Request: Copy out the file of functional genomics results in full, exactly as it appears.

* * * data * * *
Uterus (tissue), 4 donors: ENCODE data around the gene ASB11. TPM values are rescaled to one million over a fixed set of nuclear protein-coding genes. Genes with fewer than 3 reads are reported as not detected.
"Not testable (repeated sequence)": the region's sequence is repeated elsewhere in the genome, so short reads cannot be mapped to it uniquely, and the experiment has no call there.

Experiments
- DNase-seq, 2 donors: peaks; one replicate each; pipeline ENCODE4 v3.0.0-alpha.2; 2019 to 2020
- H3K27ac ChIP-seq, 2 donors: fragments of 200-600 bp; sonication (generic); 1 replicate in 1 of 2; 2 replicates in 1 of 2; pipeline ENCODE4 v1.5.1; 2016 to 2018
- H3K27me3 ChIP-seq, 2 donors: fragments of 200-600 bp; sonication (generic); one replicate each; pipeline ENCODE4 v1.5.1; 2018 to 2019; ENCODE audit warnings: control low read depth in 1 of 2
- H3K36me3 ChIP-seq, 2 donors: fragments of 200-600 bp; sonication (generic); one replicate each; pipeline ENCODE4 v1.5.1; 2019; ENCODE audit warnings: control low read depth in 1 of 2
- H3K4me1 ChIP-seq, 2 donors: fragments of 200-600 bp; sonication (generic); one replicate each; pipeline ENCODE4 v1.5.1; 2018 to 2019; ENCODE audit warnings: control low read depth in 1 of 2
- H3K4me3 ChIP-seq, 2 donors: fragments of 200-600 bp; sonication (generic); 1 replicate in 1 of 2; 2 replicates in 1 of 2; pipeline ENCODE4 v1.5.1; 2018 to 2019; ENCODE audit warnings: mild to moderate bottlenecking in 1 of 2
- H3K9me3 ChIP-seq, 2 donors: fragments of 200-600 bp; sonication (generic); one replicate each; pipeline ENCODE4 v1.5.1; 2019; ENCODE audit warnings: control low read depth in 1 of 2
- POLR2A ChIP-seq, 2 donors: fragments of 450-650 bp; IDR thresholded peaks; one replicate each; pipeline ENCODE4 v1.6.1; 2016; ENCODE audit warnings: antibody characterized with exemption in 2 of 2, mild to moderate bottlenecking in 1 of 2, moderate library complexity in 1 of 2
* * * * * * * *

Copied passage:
Uterus (tissue), 4 donors: ENCODE data around the gene ASB11. TPM values are rescaled to one million over a fixed set of nuclear protein-coding genes. Genes with fewer than 3 reads are reported as not detected.
"Not testable (repeated sequence)": the region's sequence is repeated elsewhere in the genome, so short reads cannot be mapped to it uniquely, and the experiment has no call there.

Experiments
- DNase-seq, 2 donors: peaks; one replicate each; pipeline ENCODE4 v3.0.0-alpha.2; 2019 to 2020
- H3K27ac ChIP-seq, 2 donors: fragments of 200-600 bp; sonication (generic); 1 replicate in 1 of 2; 2 replicates in 1 of 2; pipeline ENCODE4 v1.5.1; 2016 to 2018
- H3K27me3 ChIP-seq, 2 donors: fragments of 200-600 bp; sonication (generic); one replicate each; pipeline ENCODE4 v1.5.1; 2018 to 2019; ENCODE audit warnings: control low read depth in 1 of 2
- H3K36me3 ChIP-seq, 2 donors: fragments of 200-600 bp; sonication (generic); one replicate each; pipeline ENCODE4 v1.5.1; 2019; ENCODE audit warnings: control low read depth in 1 of 2
- H3K4me1 ChIP-seq, 2 donors: fragments of 200-600 bp; sonication (generic); one replicate each; pipeline ENCODE4 v1.5.1; 2018 to 2019; ENCODE audit warnings: control low read depth in 1 of 2
- H3K4me3 ChIP-seq, 2 donors: fragments of 200-600 bp; sonication (generic); 1 replicate in 1 of 2; 2 replicates in 1 of 2; pipeline ENCODE4 v1.5.1; 2018 to 2019; ENCODE audit warnings: mild to moderate bottlenecking in 1 of 2
- H3K9me3 ChIP-seq, 2 donors: fragments of 200-600 bp; sonication (generic); one replicate each; pipeline ENCODE4 v1.5.1; 2019; ENCODE audit warnings: control low read depth in 1 of 2
- POLR2A ChIP-seq, 2 donors: fragments of 450-650 bp; IDR thresholded peaks; one replicate each; pipeline ENCODE4 v1.6.1; 2016; ENCODE audit warnings: antibody characterized with exemption in 2 of 2, mild to moderate bottlenecking in 1 of 2, moderate library complexity in 1 of 2